Summer time is all about spending time in and around the water, but if you're not careful your time could bad very quickly with you or a loved one seriously injured or dead.
Accidental drowning is the number one cause of death for young children.
Before you perfect that cannonball this summer - take a step back and make sure you know the important steps of being safe around the pool.
That's why we sent Aaron down to the dolphin swim club to learn some swimming safety with a group of young swimmers.
Swim club owner Tyler Brewer told me there's not one way to keep children safe around the water but a layered approach that will make sure you're ready when emergencies happen.
"The most important thing for people to know is drowning is preventable. We use a method call the safety 3 - it's important that you have self locking fences, locking gates, having phones around to call 911, and being prepared if there's an accident," said Brewer.
We hit the pool with Aquatics Director Amanda Readette. We worked on a drill swimming to a ball grabbing it, then swimming to the other side of the pool on our backs. A skill you can use when you're too tired to keep swimming.
Next up, how do you help someone when who's drowning when you're on land?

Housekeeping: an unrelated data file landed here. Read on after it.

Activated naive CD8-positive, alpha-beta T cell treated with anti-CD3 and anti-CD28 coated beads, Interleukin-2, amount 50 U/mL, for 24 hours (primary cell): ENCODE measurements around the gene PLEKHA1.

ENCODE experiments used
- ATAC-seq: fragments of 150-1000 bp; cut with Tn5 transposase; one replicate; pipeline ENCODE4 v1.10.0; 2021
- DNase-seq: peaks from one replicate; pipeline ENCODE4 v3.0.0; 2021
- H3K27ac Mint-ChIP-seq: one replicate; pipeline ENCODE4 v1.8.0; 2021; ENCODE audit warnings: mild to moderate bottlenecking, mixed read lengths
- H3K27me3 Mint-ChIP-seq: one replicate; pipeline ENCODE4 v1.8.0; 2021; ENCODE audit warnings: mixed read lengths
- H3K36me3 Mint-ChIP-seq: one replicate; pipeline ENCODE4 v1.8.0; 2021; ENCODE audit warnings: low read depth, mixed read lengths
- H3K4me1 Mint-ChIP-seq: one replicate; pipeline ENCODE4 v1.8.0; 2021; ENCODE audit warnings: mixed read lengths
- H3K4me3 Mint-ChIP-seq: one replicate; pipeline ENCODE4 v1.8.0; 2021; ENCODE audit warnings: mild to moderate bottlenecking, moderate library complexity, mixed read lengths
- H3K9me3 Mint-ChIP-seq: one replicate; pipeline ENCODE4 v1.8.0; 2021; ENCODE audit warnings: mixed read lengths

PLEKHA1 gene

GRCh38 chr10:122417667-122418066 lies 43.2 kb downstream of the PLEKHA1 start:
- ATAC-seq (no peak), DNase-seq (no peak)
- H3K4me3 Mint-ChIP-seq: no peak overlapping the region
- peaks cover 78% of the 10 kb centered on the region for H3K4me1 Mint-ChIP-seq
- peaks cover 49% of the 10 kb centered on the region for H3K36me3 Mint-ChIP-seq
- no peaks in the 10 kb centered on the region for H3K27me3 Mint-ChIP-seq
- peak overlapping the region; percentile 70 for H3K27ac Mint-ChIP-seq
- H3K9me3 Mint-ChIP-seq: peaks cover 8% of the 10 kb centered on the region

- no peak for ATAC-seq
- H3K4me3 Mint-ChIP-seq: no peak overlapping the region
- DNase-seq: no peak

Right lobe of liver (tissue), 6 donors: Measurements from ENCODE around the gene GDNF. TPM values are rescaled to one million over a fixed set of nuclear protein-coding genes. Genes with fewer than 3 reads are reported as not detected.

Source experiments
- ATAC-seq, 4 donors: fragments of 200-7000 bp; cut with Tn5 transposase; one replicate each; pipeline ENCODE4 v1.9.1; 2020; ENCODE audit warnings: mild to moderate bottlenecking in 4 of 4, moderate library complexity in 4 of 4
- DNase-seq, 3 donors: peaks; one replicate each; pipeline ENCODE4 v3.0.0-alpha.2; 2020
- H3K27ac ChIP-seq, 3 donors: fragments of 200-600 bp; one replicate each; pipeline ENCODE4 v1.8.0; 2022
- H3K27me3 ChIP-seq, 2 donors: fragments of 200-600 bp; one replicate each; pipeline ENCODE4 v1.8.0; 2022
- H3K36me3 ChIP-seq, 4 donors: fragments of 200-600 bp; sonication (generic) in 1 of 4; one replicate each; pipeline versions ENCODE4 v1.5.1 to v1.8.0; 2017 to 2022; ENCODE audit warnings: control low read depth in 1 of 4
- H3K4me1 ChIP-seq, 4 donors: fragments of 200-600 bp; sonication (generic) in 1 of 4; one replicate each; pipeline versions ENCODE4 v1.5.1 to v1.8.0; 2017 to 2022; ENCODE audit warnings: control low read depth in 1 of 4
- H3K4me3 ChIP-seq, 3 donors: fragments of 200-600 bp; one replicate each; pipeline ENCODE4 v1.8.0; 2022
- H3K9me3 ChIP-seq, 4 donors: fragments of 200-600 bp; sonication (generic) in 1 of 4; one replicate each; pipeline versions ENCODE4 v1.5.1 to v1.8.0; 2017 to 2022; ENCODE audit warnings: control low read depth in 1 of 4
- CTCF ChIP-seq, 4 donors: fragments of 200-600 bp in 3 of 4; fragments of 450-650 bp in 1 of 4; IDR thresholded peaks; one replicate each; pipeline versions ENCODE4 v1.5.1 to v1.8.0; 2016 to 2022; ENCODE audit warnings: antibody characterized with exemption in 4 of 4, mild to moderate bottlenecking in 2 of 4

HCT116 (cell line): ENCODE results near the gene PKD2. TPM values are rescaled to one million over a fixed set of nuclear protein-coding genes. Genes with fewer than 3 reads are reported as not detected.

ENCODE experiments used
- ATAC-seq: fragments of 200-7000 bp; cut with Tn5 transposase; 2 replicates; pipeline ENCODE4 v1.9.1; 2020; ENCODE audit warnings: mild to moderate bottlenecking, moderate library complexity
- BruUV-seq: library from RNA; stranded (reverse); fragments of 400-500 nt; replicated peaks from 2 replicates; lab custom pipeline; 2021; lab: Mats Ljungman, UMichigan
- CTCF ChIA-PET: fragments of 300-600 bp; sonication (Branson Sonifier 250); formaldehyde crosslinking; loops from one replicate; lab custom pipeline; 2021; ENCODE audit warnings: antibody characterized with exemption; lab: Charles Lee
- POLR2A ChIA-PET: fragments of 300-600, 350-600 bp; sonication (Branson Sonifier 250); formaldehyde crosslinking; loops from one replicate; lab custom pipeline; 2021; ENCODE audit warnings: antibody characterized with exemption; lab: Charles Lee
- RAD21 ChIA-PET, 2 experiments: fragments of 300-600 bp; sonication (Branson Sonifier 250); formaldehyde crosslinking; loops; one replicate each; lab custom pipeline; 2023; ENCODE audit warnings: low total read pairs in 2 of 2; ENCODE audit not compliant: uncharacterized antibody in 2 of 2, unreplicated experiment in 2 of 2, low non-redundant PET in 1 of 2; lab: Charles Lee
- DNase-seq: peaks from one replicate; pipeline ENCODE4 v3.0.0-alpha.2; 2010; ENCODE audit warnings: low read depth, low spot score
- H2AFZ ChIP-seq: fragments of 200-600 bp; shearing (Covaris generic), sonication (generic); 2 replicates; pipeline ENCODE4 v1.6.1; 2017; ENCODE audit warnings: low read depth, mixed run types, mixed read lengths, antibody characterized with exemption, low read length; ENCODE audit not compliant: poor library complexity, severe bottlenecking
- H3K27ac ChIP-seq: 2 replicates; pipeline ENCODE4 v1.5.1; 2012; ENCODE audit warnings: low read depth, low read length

"Do you think it would be safe to swim after someone who's in trouble," asked Readette.
"Yes," said the class.
"No that's not safe at all," explained Readette.
There's a simple phrase that'll tell you just what to do when if this happens near you.
"Throw don't go!"
I got to play practice dummy while my classmates worked on saving me. After completing the class, we earned our medals for the day
While today had a lot of fun and games, it was also about making parents feel secure when their children are around the water.
"Swimming is a skill that you need as an adult throughout life and if he's ever in a dangerous situation I feel confident that he knows what to do," said swim class mom Rina Welt.
"I've been doing this for 10 years and it never gets old to see a child accomplish something they've worked months and months for, the smile on their face and the smile on their parents face and the comfort it brings their parents to know their child is a safer and better swimmer each and every week," said Readette.
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